But that’s not all - there are some new modifiers to the system which provide even more nuance. Angel mode activates when Dante holds the Osiris scythe, while the axe Arbiter switches you to demon mode. Some enemies can only be hurt in one mode or another, which adds another management element to the combat, but they also influence your movement. While in Angel mode Dante can pull himself towards enemies or objectives, with Devil mode achieving the reverse and yanking platforms or objects in his direction. Gather enough power by defeating foes and Devil Trigger returns to grace the battlefield, increasing your armor, health regeneration and damage output.
As I’ve said, you’re wholeheartedly encouraged to fight as flamboyantly as possible, scoring bonus points for aerial combos, pulling of a variety of moves and using environmental hazards for your own benefit. Fallen enemies release red and white orbs, the first of which can be used to purchase useful consumables to restore health or energy, or to permanently upgrade Dante’s healthbar or Devil Trigger gauge. Conversely investing white orbs grants ability upgrades to Dante himself, such as improved evasion, or to one of his plethora of weapons, unlocking more combo maneuvres or improved damage.
The new art style looks great, quite comic-bookish in feel, and it’s certainly very striking - there is plenty of attention to detail in the level design, and the little things like demonic whisperings and dark pools that spontaneously appear really serve to cement the ethereal and otherworldly aspects of Limbo. Unfortunately the standard enemies did not receive the same treatment, showcasing lack of variety overall, although the bosses thankfully fared a little better. Kudos must go to the kickass metal soundtrack that accompanies encounters with enemies, a great callback to earlier entries that I’m very pleased made it through to DmC.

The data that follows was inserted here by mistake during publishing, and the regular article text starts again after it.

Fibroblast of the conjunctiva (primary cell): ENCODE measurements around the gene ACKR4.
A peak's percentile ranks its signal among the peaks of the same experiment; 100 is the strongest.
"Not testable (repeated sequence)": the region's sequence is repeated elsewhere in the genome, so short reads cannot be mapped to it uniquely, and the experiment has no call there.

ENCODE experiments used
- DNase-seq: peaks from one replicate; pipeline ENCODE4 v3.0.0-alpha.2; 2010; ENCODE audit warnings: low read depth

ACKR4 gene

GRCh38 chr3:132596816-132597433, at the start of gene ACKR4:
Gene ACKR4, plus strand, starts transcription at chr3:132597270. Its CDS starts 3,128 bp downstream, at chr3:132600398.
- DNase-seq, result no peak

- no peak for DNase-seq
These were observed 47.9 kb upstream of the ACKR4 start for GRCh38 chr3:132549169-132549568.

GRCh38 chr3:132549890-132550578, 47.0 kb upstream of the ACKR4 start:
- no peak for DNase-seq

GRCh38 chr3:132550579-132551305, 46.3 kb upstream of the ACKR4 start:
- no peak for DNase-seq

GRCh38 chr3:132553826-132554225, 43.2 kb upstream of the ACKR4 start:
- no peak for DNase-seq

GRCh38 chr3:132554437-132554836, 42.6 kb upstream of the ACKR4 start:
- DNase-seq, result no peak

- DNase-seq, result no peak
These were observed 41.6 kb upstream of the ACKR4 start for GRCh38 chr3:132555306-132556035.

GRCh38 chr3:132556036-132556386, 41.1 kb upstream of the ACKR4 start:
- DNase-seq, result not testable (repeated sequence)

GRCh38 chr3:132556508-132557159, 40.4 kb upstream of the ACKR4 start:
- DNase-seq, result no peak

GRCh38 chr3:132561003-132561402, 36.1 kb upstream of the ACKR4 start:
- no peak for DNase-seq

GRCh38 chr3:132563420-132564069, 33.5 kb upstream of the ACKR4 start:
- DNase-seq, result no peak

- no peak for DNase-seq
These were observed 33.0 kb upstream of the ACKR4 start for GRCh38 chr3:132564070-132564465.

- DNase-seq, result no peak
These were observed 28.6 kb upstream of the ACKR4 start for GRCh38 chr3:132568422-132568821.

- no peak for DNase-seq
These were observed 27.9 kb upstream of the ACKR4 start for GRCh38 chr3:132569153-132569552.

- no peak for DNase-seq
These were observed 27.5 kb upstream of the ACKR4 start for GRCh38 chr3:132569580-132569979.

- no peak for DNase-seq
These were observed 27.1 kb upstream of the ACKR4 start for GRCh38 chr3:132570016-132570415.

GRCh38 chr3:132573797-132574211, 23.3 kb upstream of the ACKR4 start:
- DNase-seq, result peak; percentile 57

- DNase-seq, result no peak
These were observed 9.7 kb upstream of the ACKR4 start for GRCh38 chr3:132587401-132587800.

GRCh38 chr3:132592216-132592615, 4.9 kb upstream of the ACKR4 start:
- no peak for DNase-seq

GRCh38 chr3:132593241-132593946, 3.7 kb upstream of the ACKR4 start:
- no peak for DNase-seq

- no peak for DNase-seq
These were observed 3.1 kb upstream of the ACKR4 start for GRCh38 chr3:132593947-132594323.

Plenty of replay value is provided in the form of trapped ‘lost souls’ in each level alongside secret missions, which require you to not only track down elusive doors to enter them but also one of three types of key to unlock. Given that most levels can be run through in 20 minutes or less if you skip the cutscenes, playing the role of a completionist feels enticingly realistic here.
Finally I must address the demonic elephant in the room that is Dante’s new design. Love it or hate it, it really shouldn’t influence your decision to try the game out, I found all the negative attention on the game’s launch to be somewhat petty in all truth. Personally speaking I prefer the design of old Dante, but the new version is a little more likeable and I can imagine relating to him better if DmC was the first title in the series that I played.
If you’re a fan of accelerated hack and slash combat, you need to give DmC a try - I picked it up for a little over £5 during a sale, and at that price point it’s a great investment. If you prefer something slower or more tactical, this one probably isn’t for you. It certainly doesn’t break new ground, but the new fighting system is one of the best I’ve tried in a long time.